I was Princess Anne once. That’s not a delusion I’ve had, I definitely was Princess Anne for a day, it was in the Sheffield Star and everything. I really wanted to be Princess Diana but the names had already been drawn out of a hat, so I had to be content with being the dowdy Princess Royal instead. Story of my life.
This brush with royalty came in 1982 for the wedding of Charles & Diana. It was a royal tea party to celebrate Charles and Diana’s wedding. Our class dressed up in our best party frocks and drank cola from teacups. I thought this would be the closest I’d get to royalty but I was wrong.
This weekend is the Queen’s Diamond Jubilee. I’m telling you this because you might not have heard about it. The publicity has been very low key and there hasn’t been one ounce of jingoism. I mention this only because one of the highlights of the Queen’s 60 years on the throne must have been the opening of the new covered Kop at Hillsborough in 1986. Without dropping a massive clang like Sir Tom Jones, I was there (and every other child of school age in Sheffield, I think it was declared a national holiday).
My memories of the day are sketchy to say the least but recently read back through the commemorative programme from that day. The schedule went as follows;
12 Noon – Turnstiles open
1pm – Football display by the Young Owls. We have some very grainy photos of this ‘football’ display but from what they show it consisted of running around the edge of the pitch and sliding on their knees across the turf. It was basically a family wedding but without the music.
1.30pm – Legendary Radio Sheffield presenter Tony Capstick announced the obligatory brass band. I assume some producer from the South East had arranged it because us Yorkshire folk can’t have a celebration without a tuba and cornet.The grand opening of the Kop took place on the 12th of December so there were lots of carols for the brass band to play. There were even song sheets printed in the programme for us to sing along. Fortunately as a child of a good Church of England school I already knew the words. It’s part of the school’s entry requirement that a child must be able to sing Away in a Manager by heart before they’ll let you start in September.There were a few songs in the programme that don’t seem to befit the occasion, Hello Dolly and Hey Look Me Over. I’m assuming they were favourites of the regiment.
2.20pm Tony Capstick runs through the programme. We were a class of seven year olds who had now been standing in a freezing stand for nearly two and half hours, and the Queen still hadn’t turned up. I can’t remember exactly when this happened but I swear it was our class that started it, we began to chant ‘we want the Queen, we want the Queen.’ I think how sweet that was now, especially as in that exact stand I’ve sung much worse, at louder volumes with greater venom. Mainly about Neil Warnock.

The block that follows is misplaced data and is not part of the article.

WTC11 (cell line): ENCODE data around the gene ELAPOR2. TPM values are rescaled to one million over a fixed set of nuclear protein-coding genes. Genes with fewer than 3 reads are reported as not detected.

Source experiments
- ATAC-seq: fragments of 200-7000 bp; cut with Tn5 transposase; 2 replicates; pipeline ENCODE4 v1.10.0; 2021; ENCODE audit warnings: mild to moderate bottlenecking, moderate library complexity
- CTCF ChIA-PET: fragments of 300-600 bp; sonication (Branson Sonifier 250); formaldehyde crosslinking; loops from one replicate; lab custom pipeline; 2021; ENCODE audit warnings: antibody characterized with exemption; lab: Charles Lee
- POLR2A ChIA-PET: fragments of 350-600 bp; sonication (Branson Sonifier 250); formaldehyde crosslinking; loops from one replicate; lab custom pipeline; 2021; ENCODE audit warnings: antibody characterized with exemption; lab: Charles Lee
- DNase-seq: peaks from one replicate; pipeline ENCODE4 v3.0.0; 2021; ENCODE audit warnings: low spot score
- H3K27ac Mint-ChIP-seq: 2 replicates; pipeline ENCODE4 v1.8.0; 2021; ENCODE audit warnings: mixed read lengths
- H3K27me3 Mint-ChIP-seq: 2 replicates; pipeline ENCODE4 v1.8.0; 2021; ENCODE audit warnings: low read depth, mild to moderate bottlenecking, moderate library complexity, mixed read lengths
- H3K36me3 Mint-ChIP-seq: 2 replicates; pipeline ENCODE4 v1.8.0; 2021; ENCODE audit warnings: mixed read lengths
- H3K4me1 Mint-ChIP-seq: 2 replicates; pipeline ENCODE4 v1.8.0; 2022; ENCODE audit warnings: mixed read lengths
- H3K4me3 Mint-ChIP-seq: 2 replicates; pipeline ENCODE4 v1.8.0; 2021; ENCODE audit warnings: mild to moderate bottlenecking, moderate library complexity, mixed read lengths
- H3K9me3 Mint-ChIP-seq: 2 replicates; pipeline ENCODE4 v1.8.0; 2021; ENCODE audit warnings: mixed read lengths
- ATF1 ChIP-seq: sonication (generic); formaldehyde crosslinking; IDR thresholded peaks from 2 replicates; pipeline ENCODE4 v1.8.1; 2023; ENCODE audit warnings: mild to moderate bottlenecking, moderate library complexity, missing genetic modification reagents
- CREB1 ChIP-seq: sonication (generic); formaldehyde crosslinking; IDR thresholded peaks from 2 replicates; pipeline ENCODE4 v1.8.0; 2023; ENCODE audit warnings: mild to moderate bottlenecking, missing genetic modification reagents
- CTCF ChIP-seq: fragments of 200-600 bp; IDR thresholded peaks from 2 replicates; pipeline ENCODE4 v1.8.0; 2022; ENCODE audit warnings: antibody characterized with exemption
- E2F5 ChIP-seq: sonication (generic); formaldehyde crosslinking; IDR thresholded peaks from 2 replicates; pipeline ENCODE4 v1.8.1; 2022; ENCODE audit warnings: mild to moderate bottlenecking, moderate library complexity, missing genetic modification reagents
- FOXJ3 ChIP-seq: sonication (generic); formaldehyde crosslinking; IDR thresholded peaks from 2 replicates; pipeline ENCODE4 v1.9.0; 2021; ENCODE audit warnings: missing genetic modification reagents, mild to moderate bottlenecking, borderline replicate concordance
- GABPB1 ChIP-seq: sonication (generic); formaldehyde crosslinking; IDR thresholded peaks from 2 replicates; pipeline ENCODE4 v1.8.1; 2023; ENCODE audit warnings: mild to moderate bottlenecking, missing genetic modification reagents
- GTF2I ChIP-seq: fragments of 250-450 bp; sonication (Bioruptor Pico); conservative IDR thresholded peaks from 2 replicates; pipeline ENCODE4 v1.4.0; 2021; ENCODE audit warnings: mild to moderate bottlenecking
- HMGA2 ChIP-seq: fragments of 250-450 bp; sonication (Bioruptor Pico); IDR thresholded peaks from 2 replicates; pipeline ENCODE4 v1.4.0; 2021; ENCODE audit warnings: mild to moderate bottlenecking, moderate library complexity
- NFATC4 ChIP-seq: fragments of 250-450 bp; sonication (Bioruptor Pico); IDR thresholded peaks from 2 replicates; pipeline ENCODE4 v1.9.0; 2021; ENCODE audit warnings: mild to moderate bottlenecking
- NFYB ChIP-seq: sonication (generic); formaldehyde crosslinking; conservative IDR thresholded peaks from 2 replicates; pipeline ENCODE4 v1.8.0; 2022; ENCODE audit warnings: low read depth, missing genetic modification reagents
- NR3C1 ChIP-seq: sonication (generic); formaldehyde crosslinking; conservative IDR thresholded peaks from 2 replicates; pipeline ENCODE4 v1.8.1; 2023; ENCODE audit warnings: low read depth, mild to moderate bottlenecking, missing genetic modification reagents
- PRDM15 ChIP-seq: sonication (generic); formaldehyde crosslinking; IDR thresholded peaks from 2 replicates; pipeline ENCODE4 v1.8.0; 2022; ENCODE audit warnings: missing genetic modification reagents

2.30pm – A fanfare acknowledges the entrance of the Queen into the Directors Box followed by the National Anthem. She was finally there. I wonder if she just fancies, just once in a while, hearing Hello Dolly instead of God Save the Queen?
2.35pm – More singing from the Sheffield Girl’s Choir with a special song written for the occasion. I imagine it was Christmassy for the ceremony and probably didn’t include ‘die die piggy piggy die’ anywhere in the verses.
2.45pm – Her Majesty drives around the stadium. This was the part I remember the most. The Queen climbed into, what I assume was a black Rolls Royce, and drove around the outside the pitch. I remember thinking at the time this was incredibly lazy of her because it’s not that far around the Hillsborough ground. I imagine the groundsmen were none too pleased either. In fact it was the laziest introduction to the Hillsborough pitch I’ve ever seen with the exception of Wim Jonk.What also stood out for me, as her Maj drove around the ground, was that she was wearing red from the top of her head to the bottom of her royal soles. RED. I know it was the run up to Christmas but that it tantamount to bringing pork cocktail sausages to a Jewish Bris.
2.47pm – Bert McGee, then Chairman of The Owls invites the Queen to unveil a plaque to commemorate the opening of the Kop. Her Majesty then had the honour of meeting Howard Wilkinson and Martyn Hodge, manager and captain of the team.After all the glad handing and plaque unveiling, the Queen left.
2.53pm. For nearly three hours waiting on a cold December day we schoolchildren of Sheffield saw her Majesty for a grand total of twenty three minutes, and yet I still remember it.If it hadn’t been for the Diamond jubilee, I wouldn’t be reminising about this event and I wouldn’t have read the Chairman’s message to the fans in the commemorative programme. Bert McGee wrote.
‘From being very well established at the top of the First Division of the Football League, we came into troubled waters and traversed the Second and Third Divisions, almost down to the Fourth. We are again in our rightful place in Division One of the Football League, playing in one of the best stadiums in Europe..’
I raise my teacup of cola to you, to the future of Sheffield Wednesday and to her Majesty the Queen on her diamond Jubilee. May she dance and sing to Hello Dolly as often as she likes and may Sheffield Wednesday once again be in their rightful place.